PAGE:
The early bite matters...or does it?

LITTLE ROCK, Ark. — For Mike McClelland, the secret to success when it comes to catching fish on the stingy Arkansas River is simple: Catch five keepers in the first two hours and chill for the rest of the day.

A task that is easier said than done on a day that saw 11 more blanks, but those who did catch fish on Friday caught them early. McClelland, of Bella Vista, Ark., had all of his fish before 9:30 a.m.

"I was stoked," said McClelland, who finished the first two rounds in fourth with 17 pounds, 8 ounces (12-5 on Friday). "Everything went just like it should. I slowed down a bit and tried to catch some bigger ones later, but it just didn't work. They bit pretty quickly, pretty early."

McClelland was no slouch on day one, finishing with three fish, but he said he missed his boat. Had he have been more aggressive and worked his way into that area earlier, he said he could have had two consecutive big days.

For most of the anglers, especially the four who didn't catch a fish either day, two big days seem almost impossible. Then there was Gerald Swindle. Swindle took care of business by 11 a.m. and took a pleasure cruise through the six holes that the 12 remaining anglers will be fishing in tomorrow.

"I don't think I really found one area in Saturday's course that I wanted to go into, but I found some places I knew I didn't want to go," said Swindle, of Hayden, Ala., who finished at the top with a weight of 21-12.

"It gives me a little peace of mind, and when I get out there tomorrow, I have four or five places that I know I can go fish in, which should save me 15 minutes of idling. On an hour hole course, 15 minutes is a lot."

Swindle and McClelland weren't the only anglers who caught fish early, but they were among the few who caught fish often. Lee Bailey, Jeff Kriet and Stephen Browning all said they had early success, but all of them finished with just one fish.

"I caught a fish just as my day started," Browning, of Hot Springs, Ark., said. "I was thinking, 'Boy, all I need to do is get one or two more like this, and I'll be set.' I just couldn't keep it going."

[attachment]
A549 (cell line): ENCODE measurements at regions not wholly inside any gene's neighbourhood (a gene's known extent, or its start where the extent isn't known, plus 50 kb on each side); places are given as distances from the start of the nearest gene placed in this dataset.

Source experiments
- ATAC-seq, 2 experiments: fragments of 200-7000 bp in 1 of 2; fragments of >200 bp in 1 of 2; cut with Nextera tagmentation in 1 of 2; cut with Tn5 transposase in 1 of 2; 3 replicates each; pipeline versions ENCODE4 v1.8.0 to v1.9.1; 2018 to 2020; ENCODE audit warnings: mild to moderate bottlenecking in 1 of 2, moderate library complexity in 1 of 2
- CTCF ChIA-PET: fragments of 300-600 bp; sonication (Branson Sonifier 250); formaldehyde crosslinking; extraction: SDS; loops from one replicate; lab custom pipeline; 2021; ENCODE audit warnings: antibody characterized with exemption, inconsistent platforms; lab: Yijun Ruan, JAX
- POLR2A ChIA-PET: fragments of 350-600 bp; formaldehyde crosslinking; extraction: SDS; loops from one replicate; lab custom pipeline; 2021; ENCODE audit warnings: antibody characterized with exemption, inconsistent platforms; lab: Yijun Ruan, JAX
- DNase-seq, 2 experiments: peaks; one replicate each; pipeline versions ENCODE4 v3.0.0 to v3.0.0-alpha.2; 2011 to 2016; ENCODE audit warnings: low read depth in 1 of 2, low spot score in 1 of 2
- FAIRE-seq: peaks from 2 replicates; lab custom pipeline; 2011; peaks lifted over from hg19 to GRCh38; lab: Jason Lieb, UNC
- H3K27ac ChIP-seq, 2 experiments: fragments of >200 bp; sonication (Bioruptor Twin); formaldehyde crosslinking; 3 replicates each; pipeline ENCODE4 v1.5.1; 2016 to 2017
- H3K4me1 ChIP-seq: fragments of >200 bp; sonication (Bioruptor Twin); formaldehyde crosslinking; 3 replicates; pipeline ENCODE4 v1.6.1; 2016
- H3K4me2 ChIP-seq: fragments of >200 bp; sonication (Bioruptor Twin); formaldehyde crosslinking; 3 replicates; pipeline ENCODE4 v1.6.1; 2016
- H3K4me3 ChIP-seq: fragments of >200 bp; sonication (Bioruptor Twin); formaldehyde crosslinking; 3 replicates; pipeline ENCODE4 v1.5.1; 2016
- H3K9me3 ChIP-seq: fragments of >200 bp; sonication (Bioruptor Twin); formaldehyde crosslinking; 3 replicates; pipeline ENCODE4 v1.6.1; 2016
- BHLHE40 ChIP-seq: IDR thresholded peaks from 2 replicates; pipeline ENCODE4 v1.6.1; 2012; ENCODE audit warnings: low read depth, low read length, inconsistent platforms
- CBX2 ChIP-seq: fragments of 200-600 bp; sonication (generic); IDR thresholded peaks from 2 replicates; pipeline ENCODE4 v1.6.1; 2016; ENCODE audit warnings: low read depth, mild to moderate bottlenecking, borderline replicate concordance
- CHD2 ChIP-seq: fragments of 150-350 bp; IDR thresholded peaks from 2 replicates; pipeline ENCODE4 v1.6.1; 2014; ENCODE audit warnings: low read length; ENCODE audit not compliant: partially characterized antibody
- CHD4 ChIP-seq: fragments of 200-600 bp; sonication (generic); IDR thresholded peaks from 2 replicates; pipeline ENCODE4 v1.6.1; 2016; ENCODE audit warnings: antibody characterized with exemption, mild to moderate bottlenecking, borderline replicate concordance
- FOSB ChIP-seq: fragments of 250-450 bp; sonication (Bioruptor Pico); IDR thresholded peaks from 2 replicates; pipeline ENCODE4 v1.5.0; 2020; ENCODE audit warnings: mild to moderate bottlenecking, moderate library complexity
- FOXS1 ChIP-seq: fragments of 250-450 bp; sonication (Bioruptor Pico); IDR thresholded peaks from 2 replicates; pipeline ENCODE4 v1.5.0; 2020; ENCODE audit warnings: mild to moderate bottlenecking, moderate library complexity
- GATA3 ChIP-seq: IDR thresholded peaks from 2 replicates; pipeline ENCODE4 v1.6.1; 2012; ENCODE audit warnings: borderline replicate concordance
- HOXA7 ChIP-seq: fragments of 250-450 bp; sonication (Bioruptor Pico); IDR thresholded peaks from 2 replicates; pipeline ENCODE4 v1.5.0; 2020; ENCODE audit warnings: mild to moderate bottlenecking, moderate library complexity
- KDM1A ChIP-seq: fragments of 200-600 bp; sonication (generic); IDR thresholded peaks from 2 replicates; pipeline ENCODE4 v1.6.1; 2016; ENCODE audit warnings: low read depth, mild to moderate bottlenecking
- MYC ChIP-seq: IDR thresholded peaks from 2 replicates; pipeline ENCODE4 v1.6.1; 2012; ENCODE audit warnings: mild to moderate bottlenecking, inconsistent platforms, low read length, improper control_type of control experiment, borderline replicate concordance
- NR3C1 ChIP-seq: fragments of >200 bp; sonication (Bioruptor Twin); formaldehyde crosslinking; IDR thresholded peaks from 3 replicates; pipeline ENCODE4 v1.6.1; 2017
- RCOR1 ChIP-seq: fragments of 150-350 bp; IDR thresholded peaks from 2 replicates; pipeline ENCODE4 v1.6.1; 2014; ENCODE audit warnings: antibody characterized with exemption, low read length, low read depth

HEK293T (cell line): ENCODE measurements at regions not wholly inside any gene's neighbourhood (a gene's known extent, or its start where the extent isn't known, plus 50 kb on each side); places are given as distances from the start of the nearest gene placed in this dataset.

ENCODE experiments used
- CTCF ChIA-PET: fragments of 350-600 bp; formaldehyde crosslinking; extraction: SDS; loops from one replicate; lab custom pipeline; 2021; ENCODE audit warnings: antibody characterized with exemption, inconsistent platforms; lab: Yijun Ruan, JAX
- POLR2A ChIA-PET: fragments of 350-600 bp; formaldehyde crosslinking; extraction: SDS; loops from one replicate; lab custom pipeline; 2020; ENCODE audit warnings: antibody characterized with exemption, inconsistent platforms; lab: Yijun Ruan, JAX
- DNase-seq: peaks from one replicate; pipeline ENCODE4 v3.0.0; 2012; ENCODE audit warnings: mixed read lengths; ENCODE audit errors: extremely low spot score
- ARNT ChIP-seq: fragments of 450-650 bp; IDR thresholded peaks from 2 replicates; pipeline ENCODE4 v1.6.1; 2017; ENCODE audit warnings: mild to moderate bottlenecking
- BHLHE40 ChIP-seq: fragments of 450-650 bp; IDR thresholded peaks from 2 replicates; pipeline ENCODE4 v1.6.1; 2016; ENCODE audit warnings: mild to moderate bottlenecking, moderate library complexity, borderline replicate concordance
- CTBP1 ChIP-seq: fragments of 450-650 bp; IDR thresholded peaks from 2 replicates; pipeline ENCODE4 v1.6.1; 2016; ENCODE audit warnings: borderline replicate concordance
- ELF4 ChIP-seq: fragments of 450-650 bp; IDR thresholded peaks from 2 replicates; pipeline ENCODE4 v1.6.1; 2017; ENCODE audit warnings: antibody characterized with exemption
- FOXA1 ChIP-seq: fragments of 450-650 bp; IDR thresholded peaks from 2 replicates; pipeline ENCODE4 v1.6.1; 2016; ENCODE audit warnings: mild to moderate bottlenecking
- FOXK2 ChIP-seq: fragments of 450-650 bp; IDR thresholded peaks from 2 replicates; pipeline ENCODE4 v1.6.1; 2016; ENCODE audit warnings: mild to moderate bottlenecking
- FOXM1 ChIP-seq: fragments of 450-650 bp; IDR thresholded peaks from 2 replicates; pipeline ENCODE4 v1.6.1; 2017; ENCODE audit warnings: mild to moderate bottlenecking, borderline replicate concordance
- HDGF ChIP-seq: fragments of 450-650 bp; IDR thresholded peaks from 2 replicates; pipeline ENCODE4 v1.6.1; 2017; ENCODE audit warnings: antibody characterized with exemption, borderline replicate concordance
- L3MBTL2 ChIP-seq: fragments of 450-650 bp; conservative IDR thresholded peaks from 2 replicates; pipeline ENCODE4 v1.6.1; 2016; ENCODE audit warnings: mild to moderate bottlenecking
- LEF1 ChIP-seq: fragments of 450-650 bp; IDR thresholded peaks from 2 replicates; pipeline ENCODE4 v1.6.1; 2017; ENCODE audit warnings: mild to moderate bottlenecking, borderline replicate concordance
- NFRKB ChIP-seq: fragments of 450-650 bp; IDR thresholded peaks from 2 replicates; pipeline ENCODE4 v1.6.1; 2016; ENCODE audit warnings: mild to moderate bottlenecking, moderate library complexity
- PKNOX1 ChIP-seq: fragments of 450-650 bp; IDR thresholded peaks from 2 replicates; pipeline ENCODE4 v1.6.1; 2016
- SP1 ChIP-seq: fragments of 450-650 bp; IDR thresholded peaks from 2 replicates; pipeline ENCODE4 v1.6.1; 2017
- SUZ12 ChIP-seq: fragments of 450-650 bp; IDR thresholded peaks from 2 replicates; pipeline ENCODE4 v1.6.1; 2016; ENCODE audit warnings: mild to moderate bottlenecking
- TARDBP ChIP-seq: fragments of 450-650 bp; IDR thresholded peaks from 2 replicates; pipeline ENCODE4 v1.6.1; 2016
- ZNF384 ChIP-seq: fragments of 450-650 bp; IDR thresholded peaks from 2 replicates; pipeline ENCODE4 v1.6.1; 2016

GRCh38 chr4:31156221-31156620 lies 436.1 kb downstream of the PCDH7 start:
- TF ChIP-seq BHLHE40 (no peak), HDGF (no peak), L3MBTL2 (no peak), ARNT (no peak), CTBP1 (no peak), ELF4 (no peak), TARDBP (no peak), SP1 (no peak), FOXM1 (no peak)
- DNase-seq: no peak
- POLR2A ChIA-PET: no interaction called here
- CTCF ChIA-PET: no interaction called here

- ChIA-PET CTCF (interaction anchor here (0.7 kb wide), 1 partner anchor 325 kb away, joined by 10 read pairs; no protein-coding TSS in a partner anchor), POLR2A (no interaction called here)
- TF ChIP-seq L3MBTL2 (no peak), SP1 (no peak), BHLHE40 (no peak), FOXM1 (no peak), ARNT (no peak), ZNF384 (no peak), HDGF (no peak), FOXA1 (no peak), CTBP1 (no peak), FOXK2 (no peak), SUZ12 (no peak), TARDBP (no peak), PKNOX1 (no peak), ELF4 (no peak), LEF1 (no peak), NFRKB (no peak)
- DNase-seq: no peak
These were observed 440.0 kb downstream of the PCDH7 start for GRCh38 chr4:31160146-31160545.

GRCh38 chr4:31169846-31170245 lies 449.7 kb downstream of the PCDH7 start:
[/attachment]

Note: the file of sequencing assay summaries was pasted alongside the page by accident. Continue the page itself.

Randy Howell, of Springville, Ala., must have thought he was getting an early Christmas after he reeled in a 4-pound fish in his first cast at the spot he had picked out.

"I thought for sure it was 4-and-a-half pounds," said Howell, who finished with three fish for a weight of 7-12.

But every trend has its rebel, as Scott Rook, of Little Rock, Ark., continued to do the unexpected. After posting one of the two five-bass loads on Thursday, Rook bagged three more on Friday, all of them in the afternoon.

"I just stayed patient and kept working it and then I started catching them one after another," Rook said. "Early is always good, but for me on the river, I've always been better when it gets hot and sunny. The fish move to the shade when it gets hot, so it's easier to target them."

Aside from Rook's unusual easy afternoon fishing, most of the quality fish caught and big weights posted have come from success within the first couple of hours. It seems like the 12 anglers who made the cut should be looking to get out early to get the big fish … or maybe not.

"There's definitely been an early bite, but I don't think that's going to be as big a deal tomorrow," McClelland said. "I'm not going into tomorrow thinking that I have to get something early. Everybody's going to have to change their style tomorrow because we're going into a different format. When we're moving holes, people can't just sit and fish where they want for as long as they want.".

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